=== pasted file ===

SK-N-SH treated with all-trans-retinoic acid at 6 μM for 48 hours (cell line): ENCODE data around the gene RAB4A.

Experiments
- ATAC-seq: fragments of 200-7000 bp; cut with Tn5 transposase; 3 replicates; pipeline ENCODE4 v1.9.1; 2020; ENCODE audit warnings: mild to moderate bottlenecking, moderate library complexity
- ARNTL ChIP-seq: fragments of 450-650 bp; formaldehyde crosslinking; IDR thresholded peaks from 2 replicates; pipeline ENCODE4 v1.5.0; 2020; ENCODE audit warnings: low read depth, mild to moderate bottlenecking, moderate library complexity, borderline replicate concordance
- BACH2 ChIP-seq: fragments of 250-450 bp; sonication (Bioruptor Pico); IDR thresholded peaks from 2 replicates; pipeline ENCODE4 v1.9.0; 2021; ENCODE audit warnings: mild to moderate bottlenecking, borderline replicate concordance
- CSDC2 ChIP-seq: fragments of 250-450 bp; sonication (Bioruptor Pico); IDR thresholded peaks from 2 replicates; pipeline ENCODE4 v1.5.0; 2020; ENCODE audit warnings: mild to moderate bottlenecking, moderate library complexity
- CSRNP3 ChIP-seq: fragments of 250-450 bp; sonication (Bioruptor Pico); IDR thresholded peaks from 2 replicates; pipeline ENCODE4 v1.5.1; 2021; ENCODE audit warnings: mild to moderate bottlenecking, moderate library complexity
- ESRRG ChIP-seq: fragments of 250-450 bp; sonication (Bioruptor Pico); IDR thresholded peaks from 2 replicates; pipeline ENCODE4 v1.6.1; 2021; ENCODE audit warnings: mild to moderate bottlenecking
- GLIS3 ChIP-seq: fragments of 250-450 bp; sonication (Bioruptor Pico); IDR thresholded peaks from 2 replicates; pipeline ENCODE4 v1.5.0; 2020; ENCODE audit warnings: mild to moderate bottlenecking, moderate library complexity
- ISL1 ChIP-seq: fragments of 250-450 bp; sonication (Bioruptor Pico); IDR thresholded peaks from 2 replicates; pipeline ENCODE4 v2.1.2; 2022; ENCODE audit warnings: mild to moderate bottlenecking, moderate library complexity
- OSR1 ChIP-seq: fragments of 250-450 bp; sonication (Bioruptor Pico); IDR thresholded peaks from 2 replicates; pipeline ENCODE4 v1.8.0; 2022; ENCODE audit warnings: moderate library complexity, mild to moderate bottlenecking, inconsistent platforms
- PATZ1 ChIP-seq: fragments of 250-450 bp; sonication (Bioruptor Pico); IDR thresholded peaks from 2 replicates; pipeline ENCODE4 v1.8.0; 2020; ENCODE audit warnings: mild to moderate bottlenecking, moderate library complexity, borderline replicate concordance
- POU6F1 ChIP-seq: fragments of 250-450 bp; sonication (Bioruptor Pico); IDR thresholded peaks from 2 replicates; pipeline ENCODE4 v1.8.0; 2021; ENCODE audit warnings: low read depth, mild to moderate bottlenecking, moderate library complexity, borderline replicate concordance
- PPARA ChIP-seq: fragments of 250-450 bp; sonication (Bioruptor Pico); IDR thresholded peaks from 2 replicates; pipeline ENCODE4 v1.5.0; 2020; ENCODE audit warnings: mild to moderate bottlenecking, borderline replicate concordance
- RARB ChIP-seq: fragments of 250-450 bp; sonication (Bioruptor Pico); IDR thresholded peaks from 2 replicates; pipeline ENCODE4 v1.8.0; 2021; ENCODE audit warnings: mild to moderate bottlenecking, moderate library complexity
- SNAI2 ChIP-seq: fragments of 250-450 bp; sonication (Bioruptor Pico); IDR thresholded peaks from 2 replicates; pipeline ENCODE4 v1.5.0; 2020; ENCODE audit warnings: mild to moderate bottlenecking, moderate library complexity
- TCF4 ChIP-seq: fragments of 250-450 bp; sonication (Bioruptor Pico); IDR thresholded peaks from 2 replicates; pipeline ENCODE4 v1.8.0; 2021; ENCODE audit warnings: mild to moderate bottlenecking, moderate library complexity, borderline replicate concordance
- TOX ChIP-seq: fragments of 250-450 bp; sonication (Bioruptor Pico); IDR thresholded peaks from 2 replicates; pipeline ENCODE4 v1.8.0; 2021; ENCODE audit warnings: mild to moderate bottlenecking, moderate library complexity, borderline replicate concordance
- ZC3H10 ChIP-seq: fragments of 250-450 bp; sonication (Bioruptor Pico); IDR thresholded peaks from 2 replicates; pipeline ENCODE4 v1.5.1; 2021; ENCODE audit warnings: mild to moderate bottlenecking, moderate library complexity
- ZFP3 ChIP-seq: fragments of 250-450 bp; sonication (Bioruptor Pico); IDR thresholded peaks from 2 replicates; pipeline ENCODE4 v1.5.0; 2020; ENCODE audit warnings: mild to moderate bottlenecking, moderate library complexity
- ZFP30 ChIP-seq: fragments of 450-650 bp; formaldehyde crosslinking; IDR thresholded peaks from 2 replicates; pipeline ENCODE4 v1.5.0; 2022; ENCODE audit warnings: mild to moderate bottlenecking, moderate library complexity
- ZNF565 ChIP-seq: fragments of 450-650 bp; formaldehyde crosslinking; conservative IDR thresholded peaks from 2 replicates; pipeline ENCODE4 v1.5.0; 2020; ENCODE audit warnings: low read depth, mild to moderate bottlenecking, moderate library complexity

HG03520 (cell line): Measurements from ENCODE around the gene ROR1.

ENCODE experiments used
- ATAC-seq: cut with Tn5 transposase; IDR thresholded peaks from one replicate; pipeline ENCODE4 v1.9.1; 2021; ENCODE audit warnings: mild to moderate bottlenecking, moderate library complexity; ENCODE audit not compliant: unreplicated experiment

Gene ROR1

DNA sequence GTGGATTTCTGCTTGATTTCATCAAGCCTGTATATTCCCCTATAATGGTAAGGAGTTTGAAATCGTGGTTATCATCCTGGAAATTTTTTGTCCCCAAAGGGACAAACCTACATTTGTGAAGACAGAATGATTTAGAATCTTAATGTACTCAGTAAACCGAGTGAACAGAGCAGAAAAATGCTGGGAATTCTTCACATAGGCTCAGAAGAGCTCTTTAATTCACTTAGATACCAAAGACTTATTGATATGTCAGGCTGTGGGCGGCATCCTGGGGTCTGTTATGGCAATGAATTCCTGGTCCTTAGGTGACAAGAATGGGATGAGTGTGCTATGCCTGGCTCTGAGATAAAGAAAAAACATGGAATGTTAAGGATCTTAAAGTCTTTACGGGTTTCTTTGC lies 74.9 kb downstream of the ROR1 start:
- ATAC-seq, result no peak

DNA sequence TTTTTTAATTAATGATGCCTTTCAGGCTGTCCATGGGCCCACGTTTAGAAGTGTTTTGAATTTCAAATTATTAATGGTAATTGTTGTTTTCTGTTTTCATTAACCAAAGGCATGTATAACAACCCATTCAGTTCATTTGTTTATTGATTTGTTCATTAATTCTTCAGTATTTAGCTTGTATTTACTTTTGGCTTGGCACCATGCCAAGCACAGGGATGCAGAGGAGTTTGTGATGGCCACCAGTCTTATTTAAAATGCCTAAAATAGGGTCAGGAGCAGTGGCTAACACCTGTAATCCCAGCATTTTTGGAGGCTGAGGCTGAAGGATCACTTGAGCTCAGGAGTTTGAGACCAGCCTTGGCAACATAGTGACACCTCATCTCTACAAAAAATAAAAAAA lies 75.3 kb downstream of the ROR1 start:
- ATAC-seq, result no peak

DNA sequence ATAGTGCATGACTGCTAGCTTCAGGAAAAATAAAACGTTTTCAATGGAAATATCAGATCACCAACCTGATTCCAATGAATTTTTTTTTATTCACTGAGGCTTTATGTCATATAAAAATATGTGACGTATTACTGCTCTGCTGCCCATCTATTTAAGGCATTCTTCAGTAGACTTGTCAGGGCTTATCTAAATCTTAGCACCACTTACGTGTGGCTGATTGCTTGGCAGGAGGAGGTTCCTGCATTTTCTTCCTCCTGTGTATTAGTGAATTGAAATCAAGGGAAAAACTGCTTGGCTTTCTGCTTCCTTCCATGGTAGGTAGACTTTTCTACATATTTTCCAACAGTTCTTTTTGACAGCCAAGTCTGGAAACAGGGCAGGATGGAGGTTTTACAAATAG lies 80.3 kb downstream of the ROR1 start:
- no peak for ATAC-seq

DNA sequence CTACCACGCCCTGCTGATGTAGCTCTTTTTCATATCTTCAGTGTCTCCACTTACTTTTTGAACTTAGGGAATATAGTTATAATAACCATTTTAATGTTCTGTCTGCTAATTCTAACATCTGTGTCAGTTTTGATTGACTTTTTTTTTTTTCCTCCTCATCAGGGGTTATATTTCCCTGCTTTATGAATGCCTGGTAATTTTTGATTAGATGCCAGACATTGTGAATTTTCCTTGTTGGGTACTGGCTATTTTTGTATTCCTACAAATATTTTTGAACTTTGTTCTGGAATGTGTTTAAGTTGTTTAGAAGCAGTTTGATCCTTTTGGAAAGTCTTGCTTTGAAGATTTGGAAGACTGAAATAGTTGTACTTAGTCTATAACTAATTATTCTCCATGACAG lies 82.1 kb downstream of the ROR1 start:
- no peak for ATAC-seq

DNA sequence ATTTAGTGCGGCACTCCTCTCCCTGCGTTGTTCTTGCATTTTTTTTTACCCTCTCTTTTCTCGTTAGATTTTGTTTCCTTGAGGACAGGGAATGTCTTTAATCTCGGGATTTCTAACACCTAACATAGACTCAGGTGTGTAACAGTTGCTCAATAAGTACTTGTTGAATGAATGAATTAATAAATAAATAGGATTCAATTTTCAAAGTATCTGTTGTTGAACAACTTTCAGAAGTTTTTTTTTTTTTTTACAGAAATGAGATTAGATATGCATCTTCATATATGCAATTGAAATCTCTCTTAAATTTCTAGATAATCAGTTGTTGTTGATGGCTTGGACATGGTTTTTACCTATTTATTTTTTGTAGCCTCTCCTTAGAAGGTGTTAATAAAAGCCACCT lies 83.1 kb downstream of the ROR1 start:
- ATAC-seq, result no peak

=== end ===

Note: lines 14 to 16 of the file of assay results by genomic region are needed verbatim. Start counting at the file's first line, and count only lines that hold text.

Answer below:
- PPARA ChIP-seq: fragments of 250-450 bp; sonication (Bioruptor Pico); IDR thresholded peaks from 2 replicates; pipeline ENCODE4 v1.5.0; 2020; ENCODE audit warnings: mild to moderate bottlenecking, borderline replicate concordance
- RARB ChIP-seq: fragments of 250-450 bp; sonication (Bioruptor Pico); IDR thresholded peaks from 2 replicates; pipeline ENCODE4 v1.8.0; 2021; ENCODE audit warnings: mild to moderate bottlenecking, moderate library complexity
- SNAI2 ChIP-seq: fragments of 250-450 bp; sonication (Bioruptor Pico); IDR thresholded peaks from 2 replicates; pipeline ENCODE4 v1.5.0; 2020; ENCODE audit warnings: mild to moderate bottlenecking, moderate library complexity